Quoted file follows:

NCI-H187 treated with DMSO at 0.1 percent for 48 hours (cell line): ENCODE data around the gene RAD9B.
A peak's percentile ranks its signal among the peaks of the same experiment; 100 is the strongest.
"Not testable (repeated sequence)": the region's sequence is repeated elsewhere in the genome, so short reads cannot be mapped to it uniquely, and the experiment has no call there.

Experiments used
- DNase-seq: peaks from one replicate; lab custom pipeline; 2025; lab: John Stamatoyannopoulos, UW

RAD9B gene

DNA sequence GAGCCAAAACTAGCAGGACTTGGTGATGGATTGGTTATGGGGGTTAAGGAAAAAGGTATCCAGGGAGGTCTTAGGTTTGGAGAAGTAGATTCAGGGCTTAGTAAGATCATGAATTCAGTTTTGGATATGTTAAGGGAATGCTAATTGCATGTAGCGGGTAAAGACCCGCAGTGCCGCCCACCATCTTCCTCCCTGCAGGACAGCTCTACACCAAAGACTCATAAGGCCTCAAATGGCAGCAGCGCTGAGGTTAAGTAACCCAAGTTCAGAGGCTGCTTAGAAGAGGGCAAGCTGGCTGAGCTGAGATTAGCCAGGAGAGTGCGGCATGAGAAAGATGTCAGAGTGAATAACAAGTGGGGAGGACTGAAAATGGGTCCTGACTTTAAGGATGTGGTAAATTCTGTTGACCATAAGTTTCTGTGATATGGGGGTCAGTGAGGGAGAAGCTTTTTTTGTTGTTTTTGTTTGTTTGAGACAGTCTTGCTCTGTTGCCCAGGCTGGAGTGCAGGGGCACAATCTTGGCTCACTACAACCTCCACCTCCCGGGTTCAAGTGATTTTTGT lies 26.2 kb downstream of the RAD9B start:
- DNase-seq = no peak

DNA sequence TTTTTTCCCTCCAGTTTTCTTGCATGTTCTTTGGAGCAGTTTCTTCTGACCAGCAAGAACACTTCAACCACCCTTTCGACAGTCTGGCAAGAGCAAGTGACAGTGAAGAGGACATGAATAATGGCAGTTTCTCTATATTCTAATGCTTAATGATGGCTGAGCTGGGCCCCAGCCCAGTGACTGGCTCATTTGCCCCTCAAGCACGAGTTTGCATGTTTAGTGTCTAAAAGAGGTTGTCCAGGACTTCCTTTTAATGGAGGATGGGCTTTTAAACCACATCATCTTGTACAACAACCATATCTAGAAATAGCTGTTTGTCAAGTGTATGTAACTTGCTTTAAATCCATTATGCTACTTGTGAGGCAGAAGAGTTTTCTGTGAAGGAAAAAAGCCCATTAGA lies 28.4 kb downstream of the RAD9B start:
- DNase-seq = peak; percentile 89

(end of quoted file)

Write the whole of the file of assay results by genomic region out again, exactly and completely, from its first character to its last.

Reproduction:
NCI-H187 treated with DMSO at 0.1 percent for 48 hours (cell line): ENCODE data around the gene RAD9B.
A peak's percentile ranks its signal among the peaks of the same experiment; 100 is the strongest.
"Not testable (repeated sequence)": the region's sequence is repeated elsewhere in the genome, so short reads cannot be mapped to it uniquely, and the experiment has no call there.

Experiments used
- DNase-seq: peaks from one replicate; lab custom pipeline; 2025; lab: John Stamatoyannopoulos, UW

RAD9B gene

DNA sequence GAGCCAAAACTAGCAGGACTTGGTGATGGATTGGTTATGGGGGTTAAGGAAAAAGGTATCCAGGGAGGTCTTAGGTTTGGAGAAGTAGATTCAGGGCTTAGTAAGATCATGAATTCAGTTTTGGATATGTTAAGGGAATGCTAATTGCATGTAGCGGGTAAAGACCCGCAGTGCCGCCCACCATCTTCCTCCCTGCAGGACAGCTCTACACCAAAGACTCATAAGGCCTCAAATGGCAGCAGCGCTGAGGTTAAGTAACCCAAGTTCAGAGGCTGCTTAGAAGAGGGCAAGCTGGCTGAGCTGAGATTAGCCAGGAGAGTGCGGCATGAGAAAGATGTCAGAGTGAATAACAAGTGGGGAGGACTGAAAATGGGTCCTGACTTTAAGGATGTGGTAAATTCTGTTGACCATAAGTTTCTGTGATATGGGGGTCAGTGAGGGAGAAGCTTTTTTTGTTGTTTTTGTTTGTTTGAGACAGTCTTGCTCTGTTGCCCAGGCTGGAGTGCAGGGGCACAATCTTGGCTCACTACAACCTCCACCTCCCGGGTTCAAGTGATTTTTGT lies 26.2 kb downstream of the RAD9B start:
- DNase-seq = no peak

DNA sequence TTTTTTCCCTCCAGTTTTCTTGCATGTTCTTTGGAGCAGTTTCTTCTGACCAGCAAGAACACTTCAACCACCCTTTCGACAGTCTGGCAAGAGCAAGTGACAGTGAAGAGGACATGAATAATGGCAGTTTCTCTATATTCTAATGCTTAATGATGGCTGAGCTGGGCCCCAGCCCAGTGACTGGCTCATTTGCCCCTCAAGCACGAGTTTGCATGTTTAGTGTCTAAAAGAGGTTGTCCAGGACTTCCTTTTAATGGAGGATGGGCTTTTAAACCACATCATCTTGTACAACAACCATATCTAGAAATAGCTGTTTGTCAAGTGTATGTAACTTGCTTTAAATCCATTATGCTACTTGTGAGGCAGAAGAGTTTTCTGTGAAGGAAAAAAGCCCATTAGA lies 28.4 kb downstream of the RAD9B start:
- DNase-seq = peak; percentile 89